Eike Kluge - New fellow in the Royal Society of Canada

imageFrom access to abortion to the ethics of deliberate death, bioethicist and philosopher Eike-Henner Kluge has been at the forefront of some of today’s most important medical debates.

Kluge has written 13 books and authored 90 journal articles.

This isn’t the first time Kluge has been recognized by the Royal Society of Canada—in 2007 he was awarded its Abbyann Lynch Medal in Bioethics. Despite recogntion with Canada’s highest academic honours, Kluge, who describes his work as at “the interface of theory and practice,” says he is most “happy” about his contributions to the public sphere.

Kluge was the first expert witness in medical ethics recognized by Canadian courts.

Kluge’s current work focuses on biomedical health information ethics, which includes electronic patient records. He is the author of the International Medical Informatics Association’s Code of Ethics. Kluge says he sees his scholarly research as groundwork for larger issues.

“There has to be a social return somewhere,” he says.

In 1989, Kluge helped establish the Canadian Medical Association’s (CMA) department of ethics and legal affairs. As its first director, he was asked in 1991 to draft an analysis for a Senate committee about Bill C-43, a proposed new law that would have restricted women’s access to abortion. The House of Commons had already passed the bill, introduced by the Mulroney government, and it had passed two Senate readings. But Kluge saw problems with the legislation.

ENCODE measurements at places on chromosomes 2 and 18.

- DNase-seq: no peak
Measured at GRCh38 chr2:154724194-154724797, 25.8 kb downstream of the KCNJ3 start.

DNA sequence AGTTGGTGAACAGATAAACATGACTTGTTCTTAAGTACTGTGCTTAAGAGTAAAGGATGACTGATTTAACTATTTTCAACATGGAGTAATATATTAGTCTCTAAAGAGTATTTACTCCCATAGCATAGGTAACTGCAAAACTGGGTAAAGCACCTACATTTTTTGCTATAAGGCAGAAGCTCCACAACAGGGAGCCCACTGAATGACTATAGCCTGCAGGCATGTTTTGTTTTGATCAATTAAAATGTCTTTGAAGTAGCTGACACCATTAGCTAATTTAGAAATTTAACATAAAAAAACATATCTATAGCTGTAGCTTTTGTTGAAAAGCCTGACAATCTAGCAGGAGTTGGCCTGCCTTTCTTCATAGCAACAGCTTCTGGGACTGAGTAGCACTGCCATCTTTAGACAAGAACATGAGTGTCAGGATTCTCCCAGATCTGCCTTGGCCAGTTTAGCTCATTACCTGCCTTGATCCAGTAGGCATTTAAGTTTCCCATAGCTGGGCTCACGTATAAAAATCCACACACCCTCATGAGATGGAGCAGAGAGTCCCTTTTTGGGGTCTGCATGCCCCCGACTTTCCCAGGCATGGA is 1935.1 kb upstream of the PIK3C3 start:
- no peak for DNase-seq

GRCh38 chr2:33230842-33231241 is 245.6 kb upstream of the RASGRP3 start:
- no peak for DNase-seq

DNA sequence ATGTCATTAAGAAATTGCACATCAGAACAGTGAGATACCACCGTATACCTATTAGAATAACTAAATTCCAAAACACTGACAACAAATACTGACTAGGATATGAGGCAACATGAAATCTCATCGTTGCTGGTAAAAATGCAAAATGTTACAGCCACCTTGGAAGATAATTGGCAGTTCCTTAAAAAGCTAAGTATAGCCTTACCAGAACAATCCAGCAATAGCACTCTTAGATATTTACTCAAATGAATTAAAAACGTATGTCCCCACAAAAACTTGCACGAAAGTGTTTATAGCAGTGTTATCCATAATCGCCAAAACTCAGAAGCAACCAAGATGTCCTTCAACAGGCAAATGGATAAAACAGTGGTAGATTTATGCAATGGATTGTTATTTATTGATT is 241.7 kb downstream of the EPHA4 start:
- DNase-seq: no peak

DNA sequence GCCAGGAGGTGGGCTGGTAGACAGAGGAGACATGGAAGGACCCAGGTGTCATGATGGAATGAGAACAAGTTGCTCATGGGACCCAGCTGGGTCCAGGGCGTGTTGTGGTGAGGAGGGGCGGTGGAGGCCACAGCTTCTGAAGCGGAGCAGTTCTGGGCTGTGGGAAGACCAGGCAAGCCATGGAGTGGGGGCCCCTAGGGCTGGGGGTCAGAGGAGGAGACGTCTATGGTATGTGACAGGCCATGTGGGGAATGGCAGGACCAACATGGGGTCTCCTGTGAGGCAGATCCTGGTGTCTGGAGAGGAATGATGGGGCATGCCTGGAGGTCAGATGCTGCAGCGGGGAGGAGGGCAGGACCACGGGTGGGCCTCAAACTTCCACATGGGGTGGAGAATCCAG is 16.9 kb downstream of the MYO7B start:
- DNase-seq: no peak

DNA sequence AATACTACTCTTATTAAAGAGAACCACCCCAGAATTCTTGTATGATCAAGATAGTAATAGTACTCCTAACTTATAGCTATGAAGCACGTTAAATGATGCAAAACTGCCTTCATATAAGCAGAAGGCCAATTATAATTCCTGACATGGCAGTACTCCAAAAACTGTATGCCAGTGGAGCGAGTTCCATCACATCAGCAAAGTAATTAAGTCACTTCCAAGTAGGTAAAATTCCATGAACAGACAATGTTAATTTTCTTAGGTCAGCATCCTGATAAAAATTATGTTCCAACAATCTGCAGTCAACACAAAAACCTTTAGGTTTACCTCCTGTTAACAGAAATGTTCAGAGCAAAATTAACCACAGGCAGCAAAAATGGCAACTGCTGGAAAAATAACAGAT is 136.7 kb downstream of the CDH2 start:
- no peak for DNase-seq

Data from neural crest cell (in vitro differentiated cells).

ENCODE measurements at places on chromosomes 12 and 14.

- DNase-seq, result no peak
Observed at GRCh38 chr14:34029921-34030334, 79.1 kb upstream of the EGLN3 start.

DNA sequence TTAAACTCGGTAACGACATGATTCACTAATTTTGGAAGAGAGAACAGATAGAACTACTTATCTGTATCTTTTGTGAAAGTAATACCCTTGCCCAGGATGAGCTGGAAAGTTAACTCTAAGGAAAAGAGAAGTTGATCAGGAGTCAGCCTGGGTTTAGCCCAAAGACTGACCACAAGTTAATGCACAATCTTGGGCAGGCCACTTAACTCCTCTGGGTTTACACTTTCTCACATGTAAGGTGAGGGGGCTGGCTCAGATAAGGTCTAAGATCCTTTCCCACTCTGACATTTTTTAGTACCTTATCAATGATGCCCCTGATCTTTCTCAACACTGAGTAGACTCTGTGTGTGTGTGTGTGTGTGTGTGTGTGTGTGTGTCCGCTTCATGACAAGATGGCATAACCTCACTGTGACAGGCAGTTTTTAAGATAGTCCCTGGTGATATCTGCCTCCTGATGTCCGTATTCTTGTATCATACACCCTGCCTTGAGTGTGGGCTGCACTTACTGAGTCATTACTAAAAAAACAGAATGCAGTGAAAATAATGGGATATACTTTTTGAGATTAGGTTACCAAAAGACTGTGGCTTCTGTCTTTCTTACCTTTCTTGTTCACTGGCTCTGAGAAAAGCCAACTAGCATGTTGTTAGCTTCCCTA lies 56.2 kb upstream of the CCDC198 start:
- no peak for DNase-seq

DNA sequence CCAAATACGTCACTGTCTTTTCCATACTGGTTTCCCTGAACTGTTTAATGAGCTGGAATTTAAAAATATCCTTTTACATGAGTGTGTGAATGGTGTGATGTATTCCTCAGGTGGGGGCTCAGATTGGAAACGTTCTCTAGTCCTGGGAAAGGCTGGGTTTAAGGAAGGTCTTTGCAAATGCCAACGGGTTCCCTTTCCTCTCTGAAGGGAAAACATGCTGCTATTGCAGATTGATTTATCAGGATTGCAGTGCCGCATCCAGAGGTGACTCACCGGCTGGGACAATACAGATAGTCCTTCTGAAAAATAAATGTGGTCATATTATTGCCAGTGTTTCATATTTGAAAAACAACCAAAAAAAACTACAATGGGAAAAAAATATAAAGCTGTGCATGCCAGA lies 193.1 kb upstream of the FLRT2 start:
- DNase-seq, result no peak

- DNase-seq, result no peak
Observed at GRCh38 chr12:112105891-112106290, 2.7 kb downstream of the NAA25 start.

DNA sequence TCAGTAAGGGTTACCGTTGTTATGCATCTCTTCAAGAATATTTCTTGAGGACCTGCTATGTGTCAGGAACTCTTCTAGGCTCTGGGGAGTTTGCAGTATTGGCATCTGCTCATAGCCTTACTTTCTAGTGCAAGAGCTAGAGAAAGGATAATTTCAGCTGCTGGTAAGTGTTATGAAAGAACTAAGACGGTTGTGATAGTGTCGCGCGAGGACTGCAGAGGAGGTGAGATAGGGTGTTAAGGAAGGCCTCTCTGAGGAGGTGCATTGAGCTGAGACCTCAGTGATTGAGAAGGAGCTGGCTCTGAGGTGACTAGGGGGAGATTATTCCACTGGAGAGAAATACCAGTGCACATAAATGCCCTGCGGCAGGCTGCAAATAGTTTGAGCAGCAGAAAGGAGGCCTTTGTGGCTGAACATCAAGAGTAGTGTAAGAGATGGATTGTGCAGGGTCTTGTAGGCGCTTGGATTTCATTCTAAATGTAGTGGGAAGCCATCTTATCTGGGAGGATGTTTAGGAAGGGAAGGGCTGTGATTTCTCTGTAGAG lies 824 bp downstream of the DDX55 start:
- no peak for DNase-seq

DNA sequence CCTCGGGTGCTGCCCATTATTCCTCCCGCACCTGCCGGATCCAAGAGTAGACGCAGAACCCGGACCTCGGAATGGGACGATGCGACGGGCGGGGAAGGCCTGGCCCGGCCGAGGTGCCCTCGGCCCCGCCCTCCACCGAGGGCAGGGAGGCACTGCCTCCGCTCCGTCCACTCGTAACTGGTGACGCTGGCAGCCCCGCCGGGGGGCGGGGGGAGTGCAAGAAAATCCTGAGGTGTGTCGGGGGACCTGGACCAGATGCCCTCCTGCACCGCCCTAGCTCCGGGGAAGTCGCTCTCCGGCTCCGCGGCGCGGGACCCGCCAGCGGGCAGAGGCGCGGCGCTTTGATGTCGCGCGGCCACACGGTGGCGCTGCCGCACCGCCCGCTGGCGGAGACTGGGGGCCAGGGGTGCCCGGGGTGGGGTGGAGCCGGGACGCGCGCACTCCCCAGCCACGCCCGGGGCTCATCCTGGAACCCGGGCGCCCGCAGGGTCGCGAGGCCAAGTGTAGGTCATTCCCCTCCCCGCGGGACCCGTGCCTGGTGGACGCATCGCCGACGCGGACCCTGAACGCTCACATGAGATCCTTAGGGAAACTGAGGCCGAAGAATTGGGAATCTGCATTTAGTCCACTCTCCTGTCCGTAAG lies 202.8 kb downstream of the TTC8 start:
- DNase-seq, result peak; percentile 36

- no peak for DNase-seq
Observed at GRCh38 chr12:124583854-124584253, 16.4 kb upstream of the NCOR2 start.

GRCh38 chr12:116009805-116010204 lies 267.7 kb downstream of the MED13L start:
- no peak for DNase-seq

“[The bill] was seriously flawed ethically,” Kluge said. “My presentation, on behalf of the CMA, swayed two votes.”

A tie vote resulted in the committee, which meant that the Senate did not pass the new proposed abortion law. “This is why there is no law that governs abortions in Canada,” Kluge says. “It is a simply a choice between the woman and the physician.”

Kluge is known for his work on another contentious issue: the ethics of deliberate death, often referred to as medically assisted dying. His books The Practice of Death and The Ethics of Deliberate Death compelled North Saanich resident Sue Rodriguez to contact Kluge. He became an ethics adviser to Rodriquez, whose Supreme Court case in 1993 was the first to challenge section 241(b) of the Criminal Code.

Rodriquez’s case ultimately failed, but in 2015, the Supreme Court of Canada ruled in Carter v. Canada that parts of the Criminal Code would need to change to satisfy the Canadian Charter of Rights and Freedoms. The federal government passed a new law in 2016 allowing medical assistance in dying.